European Shares Rise as Traders Shrug Off Spain Cut

Major retail stocks led European shares higher on Thursday after three days of losses, although traders said a rating cut for Spain could peg back markets to the tight trading range seen in the last month.

The FTSEurofirst 300 index rose 0.5 percent to 1,093.58 points, while the euro zone Euro STOXX 50 index also recovered from earlier losses to rise 0.4 percent to 2,462.48 points.

Fears over Europe's sovereign debt crisis were highlighted when Standard & Poor's downgraded Spain late on Wednesday, adding to pressure on Madrid to seek a sovereign bailout.

The downgrade pushed up Spanish bond yields and those of fellow euro zone struggler Italy, and Spain's IBEX stock market fell 0.4 percent.

Some investors shrugged off the S&P cut, saying they had been factoring in such a move for some time, and that European equities appeared attractively valued despite the tough climate facing the region's companies.

"Yes, the earnings outlook is difficult, but the European market does look very cheap," said Neil Wilkinson, European equities fund manager at Royal London Asset Management.

According to Thomson Reuters Starmine data, companies in the European STOXX index have an average price-to-earnings (P/E) ratio of 10.5 for 2013 - a cheaper rating than a corresponding 2013 P/E ratio for the U.S. S&P 500 index.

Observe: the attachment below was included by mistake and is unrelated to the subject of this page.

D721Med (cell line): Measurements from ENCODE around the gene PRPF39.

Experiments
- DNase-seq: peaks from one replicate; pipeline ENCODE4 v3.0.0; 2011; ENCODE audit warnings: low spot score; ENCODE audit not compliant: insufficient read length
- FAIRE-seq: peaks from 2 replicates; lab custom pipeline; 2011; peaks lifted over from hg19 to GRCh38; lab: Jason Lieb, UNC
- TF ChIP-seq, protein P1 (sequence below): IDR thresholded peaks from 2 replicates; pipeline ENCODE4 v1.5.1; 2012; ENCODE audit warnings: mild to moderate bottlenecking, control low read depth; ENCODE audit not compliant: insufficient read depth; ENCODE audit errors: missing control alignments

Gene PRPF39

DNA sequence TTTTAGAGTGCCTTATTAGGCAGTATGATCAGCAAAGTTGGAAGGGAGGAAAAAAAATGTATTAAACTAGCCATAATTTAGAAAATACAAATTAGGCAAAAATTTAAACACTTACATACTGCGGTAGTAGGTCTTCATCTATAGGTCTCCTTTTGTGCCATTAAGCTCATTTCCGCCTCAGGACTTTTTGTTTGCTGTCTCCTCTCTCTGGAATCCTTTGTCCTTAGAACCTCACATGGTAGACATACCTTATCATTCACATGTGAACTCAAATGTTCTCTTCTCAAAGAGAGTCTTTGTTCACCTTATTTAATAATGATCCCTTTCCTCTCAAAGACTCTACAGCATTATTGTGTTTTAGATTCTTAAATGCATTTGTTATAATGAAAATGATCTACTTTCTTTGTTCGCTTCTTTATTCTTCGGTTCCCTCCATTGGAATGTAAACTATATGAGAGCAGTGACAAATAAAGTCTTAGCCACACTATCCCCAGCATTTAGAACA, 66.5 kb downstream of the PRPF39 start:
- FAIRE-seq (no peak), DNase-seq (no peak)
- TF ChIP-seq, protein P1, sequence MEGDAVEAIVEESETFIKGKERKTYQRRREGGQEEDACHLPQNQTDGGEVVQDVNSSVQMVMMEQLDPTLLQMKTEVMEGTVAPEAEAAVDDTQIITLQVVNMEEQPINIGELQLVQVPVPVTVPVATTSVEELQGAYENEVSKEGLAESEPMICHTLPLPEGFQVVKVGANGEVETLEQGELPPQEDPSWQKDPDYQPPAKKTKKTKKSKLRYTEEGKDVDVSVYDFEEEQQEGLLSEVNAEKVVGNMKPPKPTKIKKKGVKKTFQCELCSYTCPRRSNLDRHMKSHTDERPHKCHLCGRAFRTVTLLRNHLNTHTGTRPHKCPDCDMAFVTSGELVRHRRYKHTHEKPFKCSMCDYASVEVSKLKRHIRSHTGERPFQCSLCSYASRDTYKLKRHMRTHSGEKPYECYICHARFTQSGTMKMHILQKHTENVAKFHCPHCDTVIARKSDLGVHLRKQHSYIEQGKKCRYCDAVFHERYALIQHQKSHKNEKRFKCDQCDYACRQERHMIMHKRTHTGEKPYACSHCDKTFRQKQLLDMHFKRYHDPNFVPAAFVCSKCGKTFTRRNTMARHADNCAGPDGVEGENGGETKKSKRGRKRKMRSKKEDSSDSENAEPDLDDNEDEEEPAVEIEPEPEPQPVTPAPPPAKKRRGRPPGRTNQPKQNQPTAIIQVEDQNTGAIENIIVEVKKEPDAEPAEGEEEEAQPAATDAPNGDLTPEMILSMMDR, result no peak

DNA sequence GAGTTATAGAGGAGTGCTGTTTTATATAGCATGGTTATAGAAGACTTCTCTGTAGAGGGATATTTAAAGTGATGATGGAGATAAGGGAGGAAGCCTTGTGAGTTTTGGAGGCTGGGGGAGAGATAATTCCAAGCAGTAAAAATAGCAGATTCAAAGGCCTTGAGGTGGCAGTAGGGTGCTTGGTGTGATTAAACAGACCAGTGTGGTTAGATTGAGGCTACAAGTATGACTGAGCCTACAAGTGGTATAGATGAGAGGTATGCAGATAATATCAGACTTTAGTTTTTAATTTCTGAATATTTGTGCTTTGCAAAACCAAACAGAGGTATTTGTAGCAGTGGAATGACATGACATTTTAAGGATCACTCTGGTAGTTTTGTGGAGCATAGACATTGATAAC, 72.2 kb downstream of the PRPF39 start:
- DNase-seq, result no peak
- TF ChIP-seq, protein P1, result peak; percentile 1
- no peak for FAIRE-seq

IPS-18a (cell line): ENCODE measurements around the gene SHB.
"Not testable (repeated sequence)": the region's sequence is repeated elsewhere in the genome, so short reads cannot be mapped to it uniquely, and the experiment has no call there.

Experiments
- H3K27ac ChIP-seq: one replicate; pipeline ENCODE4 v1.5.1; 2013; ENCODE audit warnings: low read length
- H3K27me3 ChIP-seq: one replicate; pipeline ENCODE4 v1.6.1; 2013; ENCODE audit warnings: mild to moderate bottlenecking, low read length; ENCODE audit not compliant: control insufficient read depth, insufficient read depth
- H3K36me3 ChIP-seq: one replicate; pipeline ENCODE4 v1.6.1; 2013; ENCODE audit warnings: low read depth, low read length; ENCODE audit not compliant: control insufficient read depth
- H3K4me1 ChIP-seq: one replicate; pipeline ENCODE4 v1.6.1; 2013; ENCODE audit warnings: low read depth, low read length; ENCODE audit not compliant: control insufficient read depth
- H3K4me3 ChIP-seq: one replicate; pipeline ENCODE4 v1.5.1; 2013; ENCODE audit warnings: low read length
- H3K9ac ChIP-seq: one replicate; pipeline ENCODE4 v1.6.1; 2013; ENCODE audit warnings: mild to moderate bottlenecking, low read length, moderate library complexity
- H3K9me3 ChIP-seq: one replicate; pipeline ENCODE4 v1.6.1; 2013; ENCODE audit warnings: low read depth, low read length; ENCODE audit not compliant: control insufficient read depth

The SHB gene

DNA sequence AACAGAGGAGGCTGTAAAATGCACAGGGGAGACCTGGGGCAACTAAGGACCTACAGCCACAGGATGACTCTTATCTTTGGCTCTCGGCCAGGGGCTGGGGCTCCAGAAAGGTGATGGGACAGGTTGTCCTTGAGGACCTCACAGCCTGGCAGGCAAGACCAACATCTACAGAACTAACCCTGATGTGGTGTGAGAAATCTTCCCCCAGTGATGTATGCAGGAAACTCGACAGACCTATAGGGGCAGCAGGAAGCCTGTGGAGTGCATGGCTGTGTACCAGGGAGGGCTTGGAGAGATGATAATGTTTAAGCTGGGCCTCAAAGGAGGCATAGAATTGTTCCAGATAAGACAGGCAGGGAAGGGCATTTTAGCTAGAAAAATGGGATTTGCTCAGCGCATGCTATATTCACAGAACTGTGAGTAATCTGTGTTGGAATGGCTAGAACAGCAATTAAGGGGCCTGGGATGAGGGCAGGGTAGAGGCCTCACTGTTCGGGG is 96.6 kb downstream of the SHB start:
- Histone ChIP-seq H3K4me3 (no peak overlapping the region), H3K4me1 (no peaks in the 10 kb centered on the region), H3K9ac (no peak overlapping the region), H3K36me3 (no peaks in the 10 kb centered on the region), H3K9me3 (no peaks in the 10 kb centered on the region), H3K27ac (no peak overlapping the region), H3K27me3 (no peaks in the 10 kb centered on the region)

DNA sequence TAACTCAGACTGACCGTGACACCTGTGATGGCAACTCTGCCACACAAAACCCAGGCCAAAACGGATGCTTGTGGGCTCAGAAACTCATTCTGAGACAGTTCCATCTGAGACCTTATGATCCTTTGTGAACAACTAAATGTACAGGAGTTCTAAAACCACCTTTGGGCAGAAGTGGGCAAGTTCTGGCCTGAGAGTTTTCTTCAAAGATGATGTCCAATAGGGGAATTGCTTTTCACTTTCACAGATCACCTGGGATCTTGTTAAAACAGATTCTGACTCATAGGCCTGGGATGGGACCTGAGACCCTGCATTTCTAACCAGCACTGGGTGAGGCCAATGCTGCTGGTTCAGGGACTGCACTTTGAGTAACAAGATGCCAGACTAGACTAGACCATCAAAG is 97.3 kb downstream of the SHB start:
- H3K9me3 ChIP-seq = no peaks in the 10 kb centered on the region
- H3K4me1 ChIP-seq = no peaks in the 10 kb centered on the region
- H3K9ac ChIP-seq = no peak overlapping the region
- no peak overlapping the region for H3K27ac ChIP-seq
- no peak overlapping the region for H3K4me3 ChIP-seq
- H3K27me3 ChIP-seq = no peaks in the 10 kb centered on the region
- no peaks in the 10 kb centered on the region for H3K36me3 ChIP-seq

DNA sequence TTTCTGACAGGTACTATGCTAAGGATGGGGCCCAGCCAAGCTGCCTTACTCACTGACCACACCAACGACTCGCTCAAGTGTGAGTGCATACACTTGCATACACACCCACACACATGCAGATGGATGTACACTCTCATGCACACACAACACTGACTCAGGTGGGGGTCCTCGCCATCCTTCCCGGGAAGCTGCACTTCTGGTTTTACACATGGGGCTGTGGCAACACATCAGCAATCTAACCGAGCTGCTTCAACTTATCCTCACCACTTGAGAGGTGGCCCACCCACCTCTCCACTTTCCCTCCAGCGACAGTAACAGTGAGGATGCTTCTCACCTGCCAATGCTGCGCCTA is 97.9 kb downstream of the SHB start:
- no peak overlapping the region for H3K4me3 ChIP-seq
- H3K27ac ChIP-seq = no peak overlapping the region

French luxury goods group LVMH added the most points to the FTSEurofirst 300, with LMVH rising 3 percent on the back of a 8.6 percent gain at its British rival Burberry .

Burberry, whose shares slumped after a profit warning last month, reported a rise in first-half underlying revenues.

"With a very strong retail space opening programme ahead, Burberry looks likely to deliver a solid performance for the year as a whole," Mirabaud analyst Steve Clayton wrote in a note.

French supermarket retailer Carrefour also rose 3.4 percent after reporting that sales in its core French market were improving, while its Brazil business remained strong.

The underlying economic uncertainty has meant many investors have favoured "defensive" stocks - companies seen as the most resilient to the economic slowdown and often with a large global reach - to more "risky" sectors such as banks or miners.

Royal London Asset Management's Wilkinson said he was relatively "underweight" on financial stocks, preferring more defensive plays.

Cyrille Urfer, head of asset allocation at Swiss bank Gonet, also preferred such "defensive" stocks, and northern European equity markets over those in debt-ridden southern European.

"We are still avoiding southern European equities, we're sticking more to core European equity markets such as the UK," said Urfer.

The FTSEurofirst 300 index is still up by around 8 percent since late July, when European Central Bank head Mario Draghi pledged to do "whatever it takes" to protect the euro from the effects of the region's debt crisis.

But European stocks have failed to make much ground over the last month, trading in a tight 100 point range and with the FTSEurofirst 300 falling from a year-high of 1,122.76 points reached in mid-September.

This has been due to uncertainty over when Spain may request an eventual bailout package.

Adrian Slack, head of equities at Bastion Capital, expected European equity markets to be under pressure this month, adding that the Euro STOXX 50 could fall to around 2,396 points, while Germany's DAX could go down to the 7,151 point level.